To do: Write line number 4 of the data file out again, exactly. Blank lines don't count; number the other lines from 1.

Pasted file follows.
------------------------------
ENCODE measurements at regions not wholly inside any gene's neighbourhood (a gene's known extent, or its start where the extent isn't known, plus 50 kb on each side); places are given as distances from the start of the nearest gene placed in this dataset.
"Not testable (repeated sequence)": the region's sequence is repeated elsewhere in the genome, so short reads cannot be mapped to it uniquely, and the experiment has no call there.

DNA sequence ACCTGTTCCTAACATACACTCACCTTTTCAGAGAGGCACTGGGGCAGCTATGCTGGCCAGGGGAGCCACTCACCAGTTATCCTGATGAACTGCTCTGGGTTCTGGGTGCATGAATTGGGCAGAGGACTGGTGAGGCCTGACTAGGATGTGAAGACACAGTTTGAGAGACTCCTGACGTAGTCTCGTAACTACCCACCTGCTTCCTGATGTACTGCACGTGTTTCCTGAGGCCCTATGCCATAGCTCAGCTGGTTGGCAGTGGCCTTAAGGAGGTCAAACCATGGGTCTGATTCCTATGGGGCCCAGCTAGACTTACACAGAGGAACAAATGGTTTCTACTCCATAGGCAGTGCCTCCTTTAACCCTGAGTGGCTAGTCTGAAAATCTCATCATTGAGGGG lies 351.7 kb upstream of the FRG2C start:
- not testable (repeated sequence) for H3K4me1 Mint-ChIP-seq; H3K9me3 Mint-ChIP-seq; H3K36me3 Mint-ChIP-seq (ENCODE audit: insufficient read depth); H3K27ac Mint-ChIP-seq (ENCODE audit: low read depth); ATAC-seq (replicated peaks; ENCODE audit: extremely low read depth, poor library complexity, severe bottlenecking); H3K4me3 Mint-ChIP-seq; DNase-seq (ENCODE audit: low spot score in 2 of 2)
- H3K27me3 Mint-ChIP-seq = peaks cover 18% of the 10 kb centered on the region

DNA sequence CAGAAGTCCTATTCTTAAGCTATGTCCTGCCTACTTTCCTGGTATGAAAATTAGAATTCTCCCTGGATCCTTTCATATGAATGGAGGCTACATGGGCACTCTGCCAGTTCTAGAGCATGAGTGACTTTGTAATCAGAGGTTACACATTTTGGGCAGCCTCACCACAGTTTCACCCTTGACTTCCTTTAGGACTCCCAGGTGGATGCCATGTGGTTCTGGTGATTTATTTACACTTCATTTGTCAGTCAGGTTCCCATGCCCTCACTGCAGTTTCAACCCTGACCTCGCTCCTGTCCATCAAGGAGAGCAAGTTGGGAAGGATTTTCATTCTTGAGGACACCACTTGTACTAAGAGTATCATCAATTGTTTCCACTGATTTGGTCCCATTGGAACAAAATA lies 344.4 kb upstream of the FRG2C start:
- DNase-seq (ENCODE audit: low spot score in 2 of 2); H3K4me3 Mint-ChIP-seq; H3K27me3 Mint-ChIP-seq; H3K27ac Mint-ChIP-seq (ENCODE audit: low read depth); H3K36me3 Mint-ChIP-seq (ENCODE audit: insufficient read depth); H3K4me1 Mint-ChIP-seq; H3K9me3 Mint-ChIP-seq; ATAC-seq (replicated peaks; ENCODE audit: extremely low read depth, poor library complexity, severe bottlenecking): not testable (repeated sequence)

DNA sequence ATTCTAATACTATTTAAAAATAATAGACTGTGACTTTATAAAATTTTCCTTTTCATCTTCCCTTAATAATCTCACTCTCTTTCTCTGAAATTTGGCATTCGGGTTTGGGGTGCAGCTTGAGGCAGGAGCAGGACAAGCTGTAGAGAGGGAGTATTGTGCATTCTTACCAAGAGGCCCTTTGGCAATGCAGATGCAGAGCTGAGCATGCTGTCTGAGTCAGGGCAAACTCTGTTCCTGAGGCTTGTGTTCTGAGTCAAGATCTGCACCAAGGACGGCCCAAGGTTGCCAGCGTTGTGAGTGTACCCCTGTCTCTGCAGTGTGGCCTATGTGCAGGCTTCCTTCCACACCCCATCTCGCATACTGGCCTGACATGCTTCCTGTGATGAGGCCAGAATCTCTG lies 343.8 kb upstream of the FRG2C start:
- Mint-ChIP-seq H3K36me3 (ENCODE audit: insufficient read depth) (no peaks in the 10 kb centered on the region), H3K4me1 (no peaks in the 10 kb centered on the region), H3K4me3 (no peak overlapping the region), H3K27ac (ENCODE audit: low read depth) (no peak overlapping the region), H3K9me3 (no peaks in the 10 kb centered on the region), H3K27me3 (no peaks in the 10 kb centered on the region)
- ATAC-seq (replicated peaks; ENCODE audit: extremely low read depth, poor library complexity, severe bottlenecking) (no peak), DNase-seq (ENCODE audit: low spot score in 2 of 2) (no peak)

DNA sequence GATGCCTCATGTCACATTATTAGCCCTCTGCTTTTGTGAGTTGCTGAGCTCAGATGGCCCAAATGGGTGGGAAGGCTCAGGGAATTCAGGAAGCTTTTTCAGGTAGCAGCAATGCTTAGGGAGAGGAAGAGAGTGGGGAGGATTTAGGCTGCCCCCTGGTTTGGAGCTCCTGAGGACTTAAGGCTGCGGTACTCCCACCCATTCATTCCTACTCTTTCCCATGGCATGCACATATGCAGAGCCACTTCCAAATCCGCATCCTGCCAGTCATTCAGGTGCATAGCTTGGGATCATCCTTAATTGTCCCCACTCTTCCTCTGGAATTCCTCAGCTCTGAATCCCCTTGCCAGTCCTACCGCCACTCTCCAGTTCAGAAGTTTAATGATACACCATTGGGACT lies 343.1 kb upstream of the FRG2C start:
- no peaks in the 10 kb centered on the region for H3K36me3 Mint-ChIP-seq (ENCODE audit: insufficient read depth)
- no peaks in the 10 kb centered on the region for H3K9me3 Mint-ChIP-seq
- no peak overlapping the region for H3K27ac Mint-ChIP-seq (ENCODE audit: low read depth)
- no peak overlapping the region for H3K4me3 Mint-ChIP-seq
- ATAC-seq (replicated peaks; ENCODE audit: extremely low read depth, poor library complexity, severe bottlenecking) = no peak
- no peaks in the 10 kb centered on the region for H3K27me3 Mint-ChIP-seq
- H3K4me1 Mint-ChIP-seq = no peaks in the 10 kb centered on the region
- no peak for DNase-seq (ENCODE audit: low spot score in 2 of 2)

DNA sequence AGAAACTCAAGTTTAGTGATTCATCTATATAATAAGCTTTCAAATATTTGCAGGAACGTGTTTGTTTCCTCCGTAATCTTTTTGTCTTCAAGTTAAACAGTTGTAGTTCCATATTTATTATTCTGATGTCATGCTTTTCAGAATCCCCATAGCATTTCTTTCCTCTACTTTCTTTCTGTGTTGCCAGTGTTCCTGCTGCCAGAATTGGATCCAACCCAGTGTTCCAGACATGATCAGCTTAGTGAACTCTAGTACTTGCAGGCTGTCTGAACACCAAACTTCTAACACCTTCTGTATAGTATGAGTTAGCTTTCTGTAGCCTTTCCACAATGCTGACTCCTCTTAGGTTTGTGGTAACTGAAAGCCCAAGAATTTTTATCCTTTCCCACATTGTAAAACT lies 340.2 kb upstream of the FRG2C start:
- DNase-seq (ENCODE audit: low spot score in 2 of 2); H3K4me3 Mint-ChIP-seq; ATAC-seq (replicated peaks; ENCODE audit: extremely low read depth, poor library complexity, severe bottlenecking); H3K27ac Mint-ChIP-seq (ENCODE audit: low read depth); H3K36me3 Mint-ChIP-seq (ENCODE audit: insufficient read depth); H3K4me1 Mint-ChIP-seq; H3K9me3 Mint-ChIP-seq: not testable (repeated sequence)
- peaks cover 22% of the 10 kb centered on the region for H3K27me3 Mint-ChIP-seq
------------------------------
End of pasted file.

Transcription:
- not testable (repeated sequence) for H3K4me1 Mint-ChIP-seq; H3K9me3 Mint-ChIP-seq; H3K36me3 Mint-ChIP-seq (ENCODE audit: insufficient read depth); H3K27ac Mint-ChIP-seq (ENCODE audit: low read depth); ATAC-seq (replicated peaks; ENCODE audit: extremely low read depth, poor library complexity, severe bottlenecking); H3K4me3 Mint-ChIP-seq; DNase-seq (ENCODE audit: low spot score in 2 of 2)